Aung San Suu Kyi launches bid for Parliament

SIGN OF CHANGE: Myanmar democracy icon Aung San Suu Kyi registers to run as a candidate in upcoming by-elections at the Thanlyin township election commission office on the outskirts of Yangon on January 18. Suu Kyi is contesting a seat in parliament in the April 1 by-elections in the latest sign of change in the military-dominated country.

YANGON: Burmese opposition leader Aung San Suu Kyi launched her historic bid for a seat in parliament on January 18 in the latest sign of change in the country after the end of decades of outright military rule.

The Nobel Peace Prize winner is standing in April 1 by-elections seen as a major test of the regime’s reform credentials following a surprising series of conciliatory gestures by the new nominally civilian government.

The pro-democracy leader submitted her registration to stand in a rural constituency in Kawhmu near Rangoon, an area devastated by Cyclone Nargis in 2008, to the delight of crowds of supporters waiting outside.

“Aung San Suu Kyi was the first member of the NLD to register. She’s going to run for the lower house,” said Win Htein, a senior party official.

The 66-year-old’s National League for Democracy party has already been given approval to return to the official political arena, against a backdrop of budding reforms including dialogue between the regime and the opposition.

The NLD was stripped of its status as a legal political party in 2010 because it boycotted a controversial national election, saying the rules were unfair.

Ms Suu Kyi was released from years of house arrest shortly after the vote, which was marred by complaints of cheating and easily won by the military’s allies.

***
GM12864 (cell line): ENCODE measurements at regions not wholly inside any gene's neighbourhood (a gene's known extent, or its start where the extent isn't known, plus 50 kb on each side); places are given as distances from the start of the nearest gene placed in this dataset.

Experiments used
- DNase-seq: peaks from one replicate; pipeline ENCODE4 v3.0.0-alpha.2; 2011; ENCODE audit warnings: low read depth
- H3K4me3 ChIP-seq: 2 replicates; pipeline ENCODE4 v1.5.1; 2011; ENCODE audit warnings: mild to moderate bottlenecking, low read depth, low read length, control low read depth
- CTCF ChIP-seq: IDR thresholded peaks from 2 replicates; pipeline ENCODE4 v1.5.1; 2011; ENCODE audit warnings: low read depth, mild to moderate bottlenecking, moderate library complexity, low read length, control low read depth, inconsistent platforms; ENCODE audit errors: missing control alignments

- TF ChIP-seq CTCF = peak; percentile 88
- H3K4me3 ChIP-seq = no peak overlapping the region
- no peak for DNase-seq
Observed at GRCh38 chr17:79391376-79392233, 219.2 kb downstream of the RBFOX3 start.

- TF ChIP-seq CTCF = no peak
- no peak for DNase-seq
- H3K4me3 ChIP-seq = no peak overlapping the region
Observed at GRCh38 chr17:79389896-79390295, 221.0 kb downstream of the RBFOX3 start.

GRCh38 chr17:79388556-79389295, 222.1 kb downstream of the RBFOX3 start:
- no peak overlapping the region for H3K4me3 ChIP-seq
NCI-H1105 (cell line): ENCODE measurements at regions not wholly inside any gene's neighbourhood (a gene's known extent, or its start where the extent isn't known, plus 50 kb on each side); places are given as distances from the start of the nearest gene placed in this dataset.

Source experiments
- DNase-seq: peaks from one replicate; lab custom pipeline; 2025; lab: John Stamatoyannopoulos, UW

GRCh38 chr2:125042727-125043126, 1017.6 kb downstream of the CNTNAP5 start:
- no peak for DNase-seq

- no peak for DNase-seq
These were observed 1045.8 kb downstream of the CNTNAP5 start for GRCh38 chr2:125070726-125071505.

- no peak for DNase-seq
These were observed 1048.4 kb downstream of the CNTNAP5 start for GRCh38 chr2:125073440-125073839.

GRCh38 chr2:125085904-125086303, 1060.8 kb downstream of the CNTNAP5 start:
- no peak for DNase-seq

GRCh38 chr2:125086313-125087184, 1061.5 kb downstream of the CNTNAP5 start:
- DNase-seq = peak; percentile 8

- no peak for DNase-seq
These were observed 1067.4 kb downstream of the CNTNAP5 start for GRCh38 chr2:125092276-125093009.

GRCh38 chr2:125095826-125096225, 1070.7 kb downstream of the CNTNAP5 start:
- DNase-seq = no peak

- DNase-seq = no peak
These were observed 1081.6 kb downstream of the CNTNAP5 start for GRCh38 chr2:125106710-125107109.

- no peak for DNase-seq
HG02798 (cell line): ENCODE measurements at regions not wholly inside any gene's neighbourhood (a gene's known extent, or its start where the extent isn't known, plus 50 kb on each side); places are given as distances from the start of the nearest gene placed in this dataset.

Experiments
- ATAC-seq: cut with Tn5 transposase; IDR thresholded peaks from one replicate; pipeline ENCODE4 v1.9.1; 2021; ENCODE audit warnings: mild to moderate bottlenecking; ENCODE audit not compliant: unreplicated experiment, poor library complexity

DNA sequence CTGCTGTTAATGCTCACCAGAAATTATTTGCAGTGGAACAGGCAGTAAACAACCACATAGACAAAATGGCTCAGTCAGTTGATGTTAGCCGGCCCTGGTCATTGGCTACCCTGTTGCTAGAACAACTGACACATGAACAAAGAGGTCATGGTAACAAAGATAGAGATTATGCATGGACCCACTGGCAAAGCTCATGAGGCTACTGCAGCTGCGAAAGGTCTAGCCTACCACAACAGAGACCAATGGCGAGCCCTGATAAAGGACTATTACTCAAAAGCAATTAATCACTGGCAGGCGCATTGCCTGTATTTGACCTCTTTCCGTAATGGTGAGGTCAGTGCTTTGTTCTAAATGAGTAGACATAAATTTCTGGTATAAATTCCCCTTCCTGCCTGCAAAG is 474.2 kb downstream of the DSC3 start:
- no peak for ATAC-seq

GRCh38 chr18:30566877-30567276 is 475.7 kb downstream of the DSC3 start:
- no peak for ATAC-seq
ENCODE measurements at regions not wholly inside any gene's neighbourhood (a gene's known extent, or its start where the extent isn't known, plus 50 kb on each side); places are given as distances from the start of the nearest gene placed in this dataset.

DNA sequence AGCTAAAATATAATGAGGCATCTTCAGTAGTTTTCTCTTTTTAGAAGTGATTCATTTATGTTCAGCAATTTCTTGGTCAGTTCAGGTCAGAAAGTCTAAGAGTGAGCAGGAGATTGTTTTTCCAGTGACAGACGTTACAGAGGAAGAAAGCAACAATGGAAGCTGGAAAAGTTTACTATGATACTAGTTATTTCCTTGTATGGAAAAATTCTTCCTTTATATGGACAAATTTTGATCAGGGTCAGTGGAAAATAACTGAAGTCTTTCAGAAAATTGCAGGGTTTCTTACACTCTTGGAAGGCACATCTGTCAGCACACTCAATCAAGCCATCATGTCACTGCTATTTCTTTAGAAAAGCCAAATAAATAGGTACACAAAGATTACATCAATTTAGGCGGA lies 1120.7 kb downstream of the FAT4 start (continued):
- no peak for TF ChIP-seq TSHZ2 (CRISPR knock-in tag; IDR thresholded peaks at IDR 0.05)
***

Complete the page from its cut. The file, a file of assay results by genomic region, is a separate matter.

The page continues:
A quarter of parliament’s seats are now taken up by unelected military officials while the Union Solidarity and Development Party, which is packed with former military men, holds about 80 per cent of the remainder.

Since coming to power in March, the new military-backed government dominated by former generals has made a series of reformist moves in an apparent attempt to reach out to political opponents and the West.

These included releasing hundreds of political prisoners, suspending construction of an unpopular mega-dam and pursuing peace deals with armed ethnic minority rebels.

The NLD won an election in 1990 by a landslide, while Ms Suu Kyi remained under house arrest, but the ruling generals never allowed the party to take power.

A total of 48 seats are up for grabs in the April vote – not enough to threaten the resounding majority held by the ruling party. But the participation of Ms Suu Kyi would give a boost to the legislature’s credibility.

A top regime figure said that Burma has “no other way” but to embrace democracy, and promised that the April poll would be democratic.

“I guarantee the elections will be free and fair,” said lower house speaker Shwe Mann.

Ms Suu Kyi hinted at the weekend that she could take a position in the government but said it “depends on the circumstances”.

The April by-elections are to fill places vacated by those elected in the 2010 polls who have since become ministers and deputy ministers in the government.

Burma’s government released about 300 political prisoners in its latest amnesty, prompting the US to move to restore full diplomatic ties for the first time in more than two decades.

The top Republican in the US Senate said the regime was serious about change and voiced openness for an eventual lifting of the sanctions which he has long championed if Ms Suu Kyi believed it was the right course.

“We are open to it,” Senate Minority Leader Mitch McConnell said after talks with key regime figures in the capital Naypyidaw, describing the change of direction in Burma as “quite remarkable”. -AFP

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